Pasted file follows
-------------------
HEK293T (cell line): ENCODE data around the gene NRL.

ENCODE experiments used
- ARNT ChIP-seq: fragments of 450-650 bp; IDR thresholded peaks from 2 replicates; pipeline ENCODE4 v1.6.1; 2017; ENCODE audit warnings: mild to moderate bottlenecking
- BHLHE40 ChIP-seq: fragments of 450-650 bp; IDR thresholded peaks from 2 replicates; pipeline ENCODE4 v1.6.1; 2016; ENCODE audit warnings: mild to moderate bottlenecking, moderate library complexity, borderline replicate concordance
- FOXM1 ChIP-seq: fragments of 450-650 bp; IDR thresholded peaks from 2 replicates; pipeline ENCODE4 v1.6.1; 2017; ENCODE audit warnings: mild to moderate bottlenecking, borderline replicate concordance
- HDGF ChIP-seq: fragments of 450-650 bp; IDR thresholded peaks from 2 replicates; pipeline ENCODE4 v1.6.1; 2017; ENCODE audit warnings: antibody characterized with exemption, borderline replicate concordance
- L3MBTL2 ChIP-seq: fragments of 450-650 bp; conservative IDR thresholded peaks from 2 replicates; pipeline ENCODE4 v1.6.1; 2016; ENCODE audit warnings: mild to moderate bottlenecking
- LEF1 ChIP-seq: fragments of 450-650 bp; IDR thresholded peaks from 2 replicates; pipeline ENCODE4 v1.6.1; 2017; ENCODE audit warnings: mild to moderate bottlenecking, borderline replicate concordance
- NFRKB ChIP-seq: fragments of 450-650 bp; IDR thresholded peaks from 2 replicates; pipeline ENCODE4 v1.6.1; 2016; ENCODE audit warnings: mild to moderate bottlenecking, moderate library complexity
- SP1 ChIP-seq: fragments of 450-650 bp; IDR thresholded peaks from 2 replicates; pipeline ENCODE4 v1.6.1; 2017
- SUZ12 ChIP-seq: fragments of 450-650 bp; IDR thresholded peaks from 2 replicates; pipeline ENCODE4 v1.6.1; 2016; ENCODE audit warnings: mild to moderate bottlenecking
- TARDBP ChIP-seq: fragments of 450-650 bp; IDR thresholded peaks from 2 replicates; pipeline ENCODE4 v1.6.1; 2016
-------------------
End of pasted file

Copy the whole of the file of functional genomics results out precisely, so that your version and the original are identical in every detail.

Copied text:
HEK293T (cell line): ENCODE data around the gene NRL.

ENCODE experiments used
- ARNT ChIP-seq: fragments of 450-650 bp; IDR thresholded peaks from 2 replicates; pipeline ENCODE4 v1.6.1; 2017; ENCODE audit warnings: mild to moderate bottlenecking
- BHLHE40 ChIP-seq: fragments of 450-650 bp; IDR thresholded peaks from 2 replicates; pipeline ENCODE4 v1.6.1; 2016; ENCODE audit warnings: mild to moderate bottlenecking, moderate library complexity, borderline replicate concordance
- FOXM1 ChIP-seq: fragments of 450-650 bp; IDR thresholded peaks from 2 replicates; pipeline ENCODE4 v1.6.1; 2017; ENCODE audit warnings: mild to moderate bottlenecking, borderline replicate concordance
- HDGF ChIP-seq: fragments of 450-650 bp; IDR thresholded peaks from 2 replicates; pipeline ENCODE4 v1.6.1; 2017; ENCODE audit warnings: antibody characterized with exemption, borderline replicate concordance
- L3MBTL2 ChIP-seq: fragments of 450-650 bp; conservative IDR thresholded peaks from 2 replicates; pipeline ENCODE4 v1.6.1; 2016; ENCODE audit warnings: mild to moderate bottlenecking
- LEF1 ChIP-seq: fragments of 450-650 bp; IDR thresholded peaks from 2 replicates; pipeline ENCODE4 v1.6.1; 2017; ENCODE audit warnings: mild to moderate bottlenecking, borderline replicate concordance
- NFRKB ChIP-seq: fragments of 450-650 bp; IDR thresholded peaks from 2 replicates; pipeline ENCODE4 v1.6.1; 2016; ENCODE audit warnings: mild to moderate bottlenecking, moderate library complexity
- SP1 ChIP-seq: fragments of 450-650 bp; IDR thresholded peaks from 2 replicates; pipeline ENCODE4 v1.6.1; 2017
- SUZ12 ChIP-seq: fragments of 450-650 bp; IDR thresholded peaks from 2 replicates; pipeline ENCODE4 v1.6.1; 2016; ENCODE audit warnings: mild to moderate bottlenecking
- TARDBP ChIP-seq: fragments of 450-650 bp; IDR thresholded peaks from 2 replicates; pipeline ENCODE4 v1.6.1; 2016